Visual Perception Online Laboratory

Purdue University

Blind Spot Experiment

The optic disk is where axons of a retina's cells come together to form the optic nerve. The optic nerves of each eye meet at the optic chiasm. For each optic nerve, temporal-side axons continue along on the same side of the brain to the Lateral Geniculate Nucleus (LGN), while nasal-side axons cross over at the optic chiasm to the other side of the brain, on their way to the LGN on that side of the brain. From both halves of the LGN, the connections continue on to visual cortex, where vision occurs.

Because there are no receptors where the optic disk is located, we have a blind spot in each of our eyes. This experiment will help you to map your blind spot for each eye.


1.) Start by clicking on the 'Start Experiment' button below. A new frame will pop up. (Note: if you are using Netscape on HP-UX, you should not resize the new frame. If you are using MS Internet Explorer or a PC version of Netscape, you may want to resize your new frame to be about as big as your monitor's screen - but not bigger. Also, if you are using either MS Internet Explorer or a PC version of Netscape, you will need to click your mouse somewhere inside the new frame to get things rolling for either of these 2 platforms.)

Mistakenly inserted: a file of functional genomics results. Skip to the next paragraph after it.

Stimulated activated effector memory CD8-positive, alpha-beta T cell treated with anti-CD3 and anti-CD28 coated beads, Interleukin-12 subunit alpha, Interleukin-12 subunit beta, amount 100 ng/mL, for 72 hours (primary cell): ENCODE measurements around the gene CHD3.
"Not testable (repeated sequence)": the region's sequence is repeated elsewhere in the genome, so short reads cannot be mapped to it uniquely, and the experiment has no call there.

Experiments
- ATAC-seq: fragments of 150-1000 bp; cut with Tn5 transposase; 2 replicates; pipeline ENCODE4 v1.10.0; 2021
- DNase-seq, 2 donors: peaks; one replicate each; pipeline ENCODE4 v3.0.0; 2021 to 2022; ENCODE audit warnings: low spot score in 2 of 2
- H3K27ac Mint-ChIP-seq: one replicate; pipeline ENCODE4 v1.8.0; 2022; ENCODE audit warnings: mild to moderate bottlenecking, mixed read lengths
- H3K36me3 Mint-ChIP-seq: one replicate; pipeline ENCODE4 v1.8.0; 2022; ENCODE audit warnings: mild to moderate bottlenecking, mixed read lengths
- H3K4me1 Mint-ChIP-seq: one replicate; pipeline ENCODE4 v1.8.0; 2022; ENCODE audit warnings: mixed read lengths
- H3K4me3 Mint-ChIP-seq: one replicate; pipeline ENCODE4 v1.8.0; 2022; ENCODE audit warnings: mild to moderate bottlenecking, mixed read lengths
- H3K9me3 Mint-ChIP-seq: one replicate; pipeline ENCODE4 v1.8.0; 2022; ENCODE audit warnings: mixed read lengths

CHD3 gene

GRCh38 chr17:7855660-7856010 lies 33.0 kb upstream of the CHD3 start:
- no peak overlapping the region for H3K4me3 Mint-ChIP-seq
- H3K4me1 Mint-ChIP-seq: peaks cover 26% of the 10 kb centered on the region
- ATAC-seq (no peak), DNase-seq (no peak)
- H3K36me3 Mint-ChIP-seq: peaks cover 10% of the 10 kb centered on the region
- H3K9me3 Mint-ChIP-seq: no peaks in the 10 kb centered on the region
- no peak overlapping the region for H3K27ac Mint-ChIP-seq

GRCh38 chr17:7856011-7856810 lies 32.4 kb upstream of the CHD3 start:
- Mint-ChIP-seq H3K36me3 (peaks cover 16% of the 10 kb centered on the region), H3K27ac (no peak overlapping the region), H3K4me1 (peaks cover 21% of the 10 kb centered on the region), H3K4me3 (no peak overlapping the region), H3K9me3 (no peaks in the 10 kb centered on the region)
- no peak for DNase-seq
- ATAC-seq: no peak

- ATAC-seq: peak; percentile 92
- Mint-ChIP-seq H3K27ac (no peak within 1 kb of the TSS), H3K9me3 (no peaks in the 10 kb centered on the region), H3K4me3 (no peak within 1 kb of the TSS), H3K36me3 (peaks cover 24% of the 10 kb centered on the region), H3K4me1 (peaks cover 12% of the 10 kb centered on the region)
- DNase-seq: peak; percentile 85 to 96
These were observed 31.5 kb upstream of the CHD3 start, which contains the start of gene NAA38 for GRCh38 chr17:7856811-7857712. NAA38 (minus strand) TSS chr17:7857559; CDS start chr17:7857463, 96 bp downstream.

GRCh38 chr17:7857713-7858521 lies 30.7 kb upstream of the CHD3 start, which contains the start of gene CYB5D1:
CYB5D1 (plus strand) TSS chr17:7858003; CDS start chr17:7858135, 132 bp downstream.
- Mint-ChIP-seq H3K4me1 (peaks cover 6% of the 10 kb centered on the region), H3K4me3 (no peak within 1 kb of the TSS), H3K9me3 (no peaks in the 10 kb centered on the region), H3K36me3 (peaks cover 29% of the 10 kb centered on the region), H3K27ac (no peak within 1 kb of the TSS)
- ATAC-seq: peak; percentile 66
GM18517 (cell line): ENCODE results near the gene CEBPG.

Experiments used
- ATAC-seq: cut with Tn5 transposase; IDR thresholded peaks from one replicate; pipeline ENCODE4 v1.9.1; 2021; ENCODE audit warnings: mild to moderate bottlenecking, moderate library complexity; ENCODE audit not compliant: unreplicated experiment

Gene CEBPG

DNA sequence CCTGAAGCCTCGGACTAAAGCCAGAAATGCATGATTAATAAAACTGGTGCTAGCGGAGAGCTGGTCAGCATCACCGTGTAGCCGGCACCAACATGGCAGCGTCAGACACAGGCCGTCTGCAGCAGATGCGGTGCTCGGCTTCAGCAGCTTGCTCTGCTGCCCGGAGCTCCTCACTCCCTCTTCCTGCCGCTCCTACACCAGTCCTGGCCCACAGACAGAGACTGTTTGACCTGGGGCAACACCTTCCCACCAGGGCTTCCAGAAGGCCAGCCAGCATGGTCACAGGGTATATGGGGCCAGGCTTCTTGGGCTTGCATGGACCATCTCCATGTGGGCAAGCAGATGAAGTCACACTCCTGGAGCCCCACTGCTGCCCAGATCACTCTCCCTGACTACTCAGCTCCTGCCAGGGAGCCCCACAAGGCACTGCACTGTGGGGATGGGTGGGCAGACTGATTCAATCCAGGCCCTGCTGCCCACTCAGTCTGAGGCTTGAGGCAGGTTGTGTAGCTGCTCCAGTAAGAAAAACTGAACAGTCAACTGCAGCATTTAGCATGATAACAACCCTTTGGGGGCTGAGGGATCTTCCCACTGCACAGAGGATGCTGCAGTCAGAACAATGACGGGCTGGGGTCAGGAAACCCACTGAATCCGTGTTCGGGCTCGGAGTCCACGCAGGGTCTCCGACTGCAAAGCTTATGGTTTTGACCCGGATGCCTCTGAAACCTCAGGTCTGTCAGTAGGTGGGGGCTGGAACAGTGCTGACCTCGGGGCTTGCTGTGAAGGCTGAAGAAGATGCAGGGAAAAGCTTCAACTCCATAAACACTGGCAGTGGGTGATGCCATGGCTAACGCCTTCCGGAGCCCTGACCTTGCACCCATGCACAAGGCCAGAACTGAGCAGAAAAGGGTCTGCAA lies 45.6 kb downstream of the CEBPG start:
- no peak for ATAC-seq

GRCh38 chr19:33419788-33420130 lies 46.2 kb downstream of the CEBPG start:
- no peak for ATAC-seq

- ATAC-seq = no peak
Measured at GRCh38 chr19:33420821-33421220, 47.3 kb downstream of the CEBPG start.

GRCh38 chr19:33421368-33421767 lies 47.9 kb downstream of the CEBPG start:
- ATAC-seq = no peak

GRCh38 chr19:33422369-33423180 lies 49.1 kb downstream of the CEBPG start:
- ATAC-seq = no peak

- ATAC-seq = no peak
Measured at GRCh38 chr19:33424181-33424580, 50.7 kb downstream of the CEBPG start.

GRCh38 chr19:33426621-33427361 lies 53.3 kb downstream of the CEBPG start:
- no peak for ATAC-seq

2.) When the new frame pops up, you will see fixation crosses on either side of the frame. To map the blind spot of the right eye, close your left eye or cover it with a patch and fixate your right eye on the cross on the left side of the screen. To map the blind spot of the left eye, close your right eye or cover it with a patch and fixate your left eye on the cross on the right side of the screen.
Sit about arm's length from the monitor.

3.) There will be 200 trials. On each trial a white dot will be displayed. Your task is simply to press the number '1' on the keyboard if you see the white dot. If you don't see the white dot, press the number '0'. Pressing '1' or '0' records your response for the trial and brings up the next trial automatically.

4.) When finished with the experiment, click 'Plot' in the 'File' menu. You will see a rectangular grid of white dots, but some of the white dots will be missing from this grid. The white dots displayed represent the white dots you saw during the experiment, while the missing ones represent the white dots you didn't see - thus mapping the blind spot of your eye.

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This page constructed and maintained by Michael R. Scheessele. Last Revised 01/06/98.
©1998, Purdue University